Many readers would know that I’ve recently completed a fifty post series on Anti-vaccine chiropractors. The series came about because the Chiropractic Board of Australia had decided it had had enough of the embarrassment of anti-vaccine riches in its ranks. On August 8 2013 it issued some new orders to the rank and file:
The Chiropractic Board of Australia cracks down to protect the public.
The Chiropractic Board of Australia is cracking down on chiropractors who step outside their primary role as healthcare practitioners and provide treatment that puts the public at risk.
To protect public safety, the Board has:
– ordered practitioners to remove all anti-vaccination material from their websites and clinics
– removed several courses from the list of approved CPD programs, and
– introduced random audits of practitioner compliance with the Board’s registration standards. [Media Release August 8 2013]
And, on September 26 2013, the CBA issued another communique, directly related to the sustained breaches of several CBA standards, guidelines, and codes which have been highlighted, for their own benefit:
The National Board has noted a rise in matters being bought to its attention that involve the use of social media such as Facebook, Twitter etc. The Board hopes to be able to publish cross-professional guidance in relation to social media in the coming months. In the interim, practitioners should note that the requirements for advertising as well as professional and ethical conduct apply to social media just as they do in any other context. The National Board expects that every practitioner should be familiar with and meet the standards set by the National Board.
Last night, in Melbourne, chiropractor Lisa Smycz held a screening of the anti-vaccine film The Greater Good. I’m not going to give a rundown of the film, as it has been done by Dr David Gorski on Science Based Medicine:
Unfortunately, The Greater Good, which could have been a provocative debate about current vaccine policy based on asking which vaccines are necessary and why, in the end opts to be nothing more than pure anti-vaccine propaganda of the lowest and most vile sort. It give the pretense of “balance” by including prominent pro-vaccine scientists, but in the end it is very clear where the message of the movie lies, particularly given the three main families profiled in the film. Worse, from correspondence with a couple of the pro-vaccine doctors interviewed in the movie, to me it appears that the resemblance between this movie and Expelled! is more than just its denialist tendencies in that the filmmakers apparently were less than straightforward with scientists about their viewpoint when interviewing them. All of this leads me to conclude that The Greater Good is to vaccines what Expelled! was to evolution: Science denialist propaganda of the most blatant sort.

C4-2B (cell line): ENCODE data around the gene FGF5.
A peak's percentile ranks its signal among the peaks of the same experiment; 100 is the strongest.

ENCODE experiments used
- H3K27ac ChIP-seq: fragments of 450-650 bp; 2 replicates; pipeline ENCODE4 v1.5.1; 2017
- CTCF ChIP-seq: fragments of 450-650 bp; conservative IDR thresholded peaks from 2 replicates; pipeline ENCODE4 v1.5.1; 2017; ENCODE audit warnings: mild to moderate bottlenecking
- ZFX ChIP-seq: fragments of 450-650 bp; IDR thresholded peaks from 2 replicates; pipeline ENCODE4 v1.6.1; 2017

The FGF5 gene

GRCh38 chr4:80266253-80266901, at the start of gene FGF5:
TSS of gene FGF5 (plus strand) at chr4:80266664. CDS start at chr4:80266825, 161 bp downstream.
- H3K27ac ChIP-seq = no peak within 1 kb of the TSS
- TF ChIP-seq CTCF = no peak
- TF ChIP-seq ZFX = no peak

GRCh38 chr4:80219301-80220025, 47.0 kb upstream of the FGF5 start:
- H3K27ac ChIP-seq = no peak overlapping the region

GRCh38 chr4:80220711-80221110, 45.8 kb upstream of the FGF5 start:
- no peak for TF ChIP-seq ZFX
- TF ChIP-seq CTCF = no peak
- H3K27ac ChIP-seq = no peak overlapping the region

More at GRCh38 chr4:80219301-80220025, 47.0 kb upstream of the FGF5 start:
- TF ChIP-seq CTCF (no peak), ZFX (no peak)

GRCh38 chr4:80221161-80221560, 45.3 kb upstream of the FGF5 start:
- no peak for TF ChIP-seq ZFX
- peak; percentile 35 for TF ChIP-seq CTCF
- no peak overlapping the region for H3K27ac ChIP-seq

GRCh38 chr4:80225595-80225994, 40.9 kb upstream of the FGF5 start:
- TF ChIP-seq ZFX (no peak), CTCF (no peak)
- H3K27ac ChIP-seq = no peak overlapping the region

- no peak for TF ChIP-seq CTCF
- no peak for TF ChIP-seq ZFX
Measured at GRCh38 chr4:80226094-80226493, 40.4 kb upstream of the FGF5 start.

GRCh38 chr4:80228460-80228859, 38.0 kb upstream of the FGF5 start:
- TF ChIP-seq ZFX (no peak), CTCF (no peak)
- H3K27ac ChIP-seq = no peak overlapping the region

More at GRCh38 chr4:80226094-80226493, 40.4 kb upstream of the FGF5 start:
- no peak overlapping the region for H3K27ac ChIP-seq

Smycz runs a business called Errol Street Chiropractic, in North Melbourne. As is the case with the vast bulk of our anti-vaccine chiropractors, she is a member of the Chiropractors’ Association of Australia.
Targeting families and prospective families of those with babies, Smycz put out a call on her business’s Facebook page on September 26:
Smycz also shared the invite on her private profile. As an aside, see how she calls herself “Dr”? I don’t see the “(chiropractor)” alongside it, as is demanded by CBA guidelines. Anyway, here is her profile’s post of the event, from September 30:
And Smycz even created an event page for the screening of the anti-vaccine film:
I’m left wondering, with all of the attention which has been placed on chiropractors and their sharing of anti-vaccination misinformation, why would Smycz even begin to think that holding, and promoting, this event was a good idea? Did she even think about the repercussions about spreading anti-vaccination misinformation, after the CBA specifically stated that the practice was to cease? As it turns out, yes she did. Only five days after the CBA press release regarding anti-vaccinationism, Smycz posted this:
Another thing which has left me a little astonished – well, not really – is the fact that no one on her list of eminent invitees warned her that this would be a bad idea. There are several CAA Board members on these lists (and a truckload of anti-vaccinationists):
When I say I’m not surprised that no one warned her, I mean it is because it wouldn’t have dawned on any of them that she was doing anything wrong. Most of them are anti-vaccine anyway, so it must be a great idea, right?
I’ll leave you with another couple of Smycz’s examples of accurate immunisation information.
Remember that anti-vaccine meme about the CDC, Polio vaccines, cancer, and the SV-40 virus which never caused cancer in anyone, which is direct from conspiracy central?
I’m waiting for the Chiropractic Board of Australia to do more than issue communiques. These people know they are doing the wrong thing, and they just don’t care. Either that, or they know the CBA won’t do a damn thing. Ever.